LA PAZ (Reuters) - Bolivia on Wednesday accused the United States of helping a New York businessman escape from the South American country where he had spent 18 months in prison and was under house arrest for alleged money laundering.
Interior Minister Carlos Romero said Washington orchestrated a clandestine operation that spirited Jacob Ostreicher, 54, out of Bolivia illegally - further clouding what is known about the entrepreneur’s surprise getaway.
“It is certain that the U.S. government participated,” Romero told reporters. “We think he must have had some help from the embassy” of the United States in La Paz.
Washington has had a wobbly relationship with the government of President Evo Morales, who regularly accuses the U.S. of meddling in the affairs of Latin American countries.
Washington on Wednesday denied having a hand in Ostreicher’s flight.
“The U.S. government was not involved in Mr. Ostreicher’s departure from Bolivia,” said a U.S. State Department spokeswoman who declined to be identified.
On Tuesday White House deputy spokeswoman Marie Harf said U.S. officials had attended all of Ostreicher’s court hearings and given him consular access since his arrest in June of 2011.
Ostreicher’s departure has embarrassed and outraged the Bolivian government.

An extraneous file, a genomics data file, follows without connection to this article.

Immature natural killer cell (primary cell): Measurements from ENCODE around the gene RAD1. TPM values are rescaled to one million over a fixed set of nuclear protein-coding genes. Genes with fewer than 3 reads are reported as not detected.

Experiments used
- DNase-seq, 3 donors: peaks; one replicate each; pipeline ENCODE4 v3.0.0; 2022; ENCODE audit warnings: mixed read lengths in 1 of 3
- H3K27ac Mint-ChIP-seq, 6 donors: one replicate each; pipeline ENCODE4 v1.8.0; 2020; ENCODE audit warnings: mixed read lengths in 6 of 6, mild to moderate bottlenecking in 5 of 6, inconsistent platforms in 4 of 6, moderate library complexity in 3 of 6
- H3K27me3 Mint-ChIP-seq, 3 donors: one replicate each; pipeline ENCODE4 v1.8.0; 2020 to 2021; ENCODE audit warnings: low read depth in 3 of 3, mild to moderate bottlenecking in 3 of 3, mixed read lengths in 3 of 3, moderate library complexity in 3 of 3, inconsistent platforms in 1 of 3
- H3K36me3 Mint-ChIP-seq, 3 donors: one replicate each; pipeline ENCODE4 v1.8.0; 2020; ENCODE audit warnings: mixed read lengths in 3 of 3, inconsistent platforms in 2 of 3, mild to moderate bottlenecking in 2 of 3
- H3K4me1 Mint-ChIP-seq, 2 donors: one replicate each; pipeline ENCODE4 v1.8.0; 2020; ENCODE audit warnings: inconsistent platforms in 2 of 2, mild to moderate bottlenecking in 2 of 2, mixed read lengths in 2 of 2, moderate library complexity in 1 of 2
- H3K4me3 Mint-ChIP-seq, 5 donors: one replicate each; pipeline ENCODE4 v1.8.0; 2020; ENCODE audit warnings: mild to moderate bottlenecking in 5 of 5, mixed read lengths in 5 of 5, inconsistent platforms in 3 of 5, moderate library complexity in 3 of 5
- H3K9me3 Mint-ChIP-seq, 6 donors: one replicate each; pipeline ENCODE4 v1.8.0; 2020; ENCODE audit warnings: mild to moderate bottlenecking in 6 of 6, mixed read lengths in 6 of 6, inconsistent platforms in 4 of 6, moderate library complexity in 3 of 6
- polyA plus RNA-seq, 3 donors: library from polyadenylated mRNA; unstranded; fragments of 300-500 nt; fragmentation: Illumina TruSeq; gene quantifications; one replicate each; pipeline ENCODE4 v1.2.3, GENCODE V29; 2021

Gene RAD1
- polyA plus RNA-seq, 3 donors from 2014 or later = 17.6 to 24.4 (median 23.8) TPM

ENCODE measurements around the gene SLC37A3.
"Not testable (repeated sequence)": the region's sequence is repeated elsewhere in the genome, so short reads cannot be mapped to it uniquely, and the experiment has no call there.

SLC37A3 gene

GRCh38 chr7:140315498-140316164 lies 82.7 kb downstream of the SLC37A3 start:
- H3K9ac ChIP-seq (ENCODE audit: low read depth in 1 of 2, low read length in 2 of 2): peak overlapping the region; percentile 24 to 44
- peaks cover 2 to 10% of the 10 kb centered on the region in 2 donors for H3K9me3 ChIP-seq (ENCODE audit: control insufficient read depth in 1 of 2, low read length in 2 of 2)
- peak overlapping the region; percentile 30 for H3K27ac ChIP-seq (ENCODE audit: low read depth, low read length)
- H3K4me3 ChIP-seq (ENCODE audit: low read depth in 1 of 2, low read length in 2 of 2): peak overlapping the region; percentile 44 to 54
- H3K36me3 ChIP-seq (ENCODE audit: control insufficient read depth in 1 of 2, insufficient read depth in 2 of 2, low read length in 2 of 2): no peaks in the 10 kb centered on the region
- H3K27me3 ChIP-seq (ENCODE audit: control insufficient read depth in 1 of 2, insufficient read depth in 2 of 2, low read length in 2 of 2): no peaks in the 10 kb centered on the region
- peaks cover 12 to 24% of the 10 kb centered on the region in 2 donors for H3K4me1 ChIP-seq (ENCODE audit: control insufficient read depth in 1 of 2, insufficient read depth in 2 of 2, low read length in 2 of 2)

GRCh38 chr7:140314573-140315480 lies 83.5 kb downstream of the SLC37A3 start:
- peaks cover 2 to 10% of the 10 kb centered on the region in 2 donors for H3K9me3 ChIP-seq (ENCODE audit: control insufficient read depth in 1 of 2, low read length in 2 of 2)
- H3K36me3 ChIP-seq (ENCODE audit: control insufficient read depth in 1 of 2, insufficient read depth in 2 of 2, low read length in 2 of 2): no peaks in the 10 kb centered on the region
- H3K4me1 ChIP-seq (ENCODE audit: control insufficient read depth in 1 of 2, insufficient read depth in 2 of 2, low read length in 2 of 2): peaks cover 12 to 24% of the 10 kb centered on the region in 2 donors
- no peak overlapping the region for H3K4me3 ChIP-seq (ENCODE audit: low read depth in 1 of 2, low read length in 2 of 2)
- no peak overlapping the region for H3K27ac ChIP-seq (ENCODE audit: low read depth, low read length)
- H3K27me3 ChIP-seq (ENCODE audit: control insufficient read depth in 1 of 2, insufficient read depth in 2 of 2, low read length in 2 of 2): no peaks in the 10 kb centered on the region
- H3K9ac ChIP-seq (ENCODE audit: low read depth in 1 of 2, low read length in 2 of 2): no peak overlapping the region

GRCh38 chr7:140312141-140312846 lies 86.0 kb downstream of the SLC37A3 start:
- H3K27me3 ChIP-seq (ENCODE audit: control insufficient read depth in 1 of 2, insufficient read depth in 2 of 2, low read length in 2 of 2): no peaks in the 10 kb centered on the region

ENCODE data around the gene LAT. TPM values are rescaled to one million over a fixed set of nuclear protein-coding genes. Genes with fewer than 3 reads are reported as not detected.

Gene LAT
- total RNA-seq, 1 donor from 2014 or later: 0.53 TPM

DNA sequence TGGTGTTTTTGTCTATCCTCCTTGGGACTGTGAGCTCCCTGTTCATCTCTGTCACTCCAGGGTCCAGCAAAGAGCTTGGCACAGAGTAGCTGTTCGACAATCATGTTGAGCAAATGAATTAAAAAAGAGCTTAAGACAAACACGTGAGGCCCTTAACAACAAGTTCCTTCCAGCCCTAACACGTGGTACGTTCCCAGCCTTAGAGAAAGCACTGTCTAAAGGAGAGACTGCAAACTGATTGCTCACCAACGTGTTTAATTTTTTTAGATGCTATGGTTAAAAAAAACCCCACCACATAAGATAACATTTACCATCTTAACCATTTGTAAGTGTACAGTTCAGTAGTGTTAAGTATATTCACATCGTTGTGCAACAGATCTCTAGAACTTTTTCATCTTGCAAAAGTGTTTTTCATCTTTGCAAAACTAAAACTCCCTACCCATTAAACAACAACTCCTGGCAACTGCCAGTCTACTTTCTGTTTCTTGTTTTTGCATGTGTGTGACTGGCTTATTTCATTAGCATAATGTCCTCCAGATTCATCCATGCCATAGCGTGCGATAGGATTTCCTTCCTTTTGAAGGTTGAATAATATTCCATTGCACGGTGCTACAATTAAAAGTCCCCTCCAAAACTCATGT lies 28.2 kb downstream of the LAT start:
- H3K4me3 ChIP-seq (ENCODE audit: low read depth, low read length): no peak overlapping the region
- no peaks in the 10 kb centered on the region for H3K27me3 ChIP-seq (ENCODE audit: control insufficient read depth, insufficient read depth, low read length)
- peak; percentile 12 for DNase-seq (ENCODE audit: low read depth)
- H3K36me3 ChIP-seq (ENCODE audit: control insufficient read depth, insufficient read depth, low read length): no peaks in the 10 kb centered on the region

His escape marks the second high-profile flight from Bolivia in four months.
Bolivian opposition senator Roger Pinto fled to Brazil in August after being accused of corruption and spending a year holed up in the Brazilian embassy in La Paz.
On Tuesday Bolivian Justice Minister Cecilia Ayllon said she will ask Washington to extradite Ostreicher. The two countries have an extradition treaty.
Ayllon said Ostreicher snuck across the Peruvian border Sunday night and flew to the United States from Lima, and that she will also ask Interpol for help in bringing him back to Bolivia.
Ostreicher was arrested for alleged money laundering and connections to drug traffickers related to his purchase of a rice farm in 2008.
Ostreicher has denied all allegations and insisted the prosecution lacked proof of wrongdoing.
He spent a year and a half in prison before being placed under house arrest in December of 2012.
The Hollywood actor Sean Penn drew attention to Ostreicher’s case, arguing he had been illegally detained. U.S. lawmakers also sent a letter urging Morales to release him.
Reporting by Daniel Ramos, additional reporting by Arshad Mohammed in Washington, writing by Mitra Taj; editing by Andrew Hay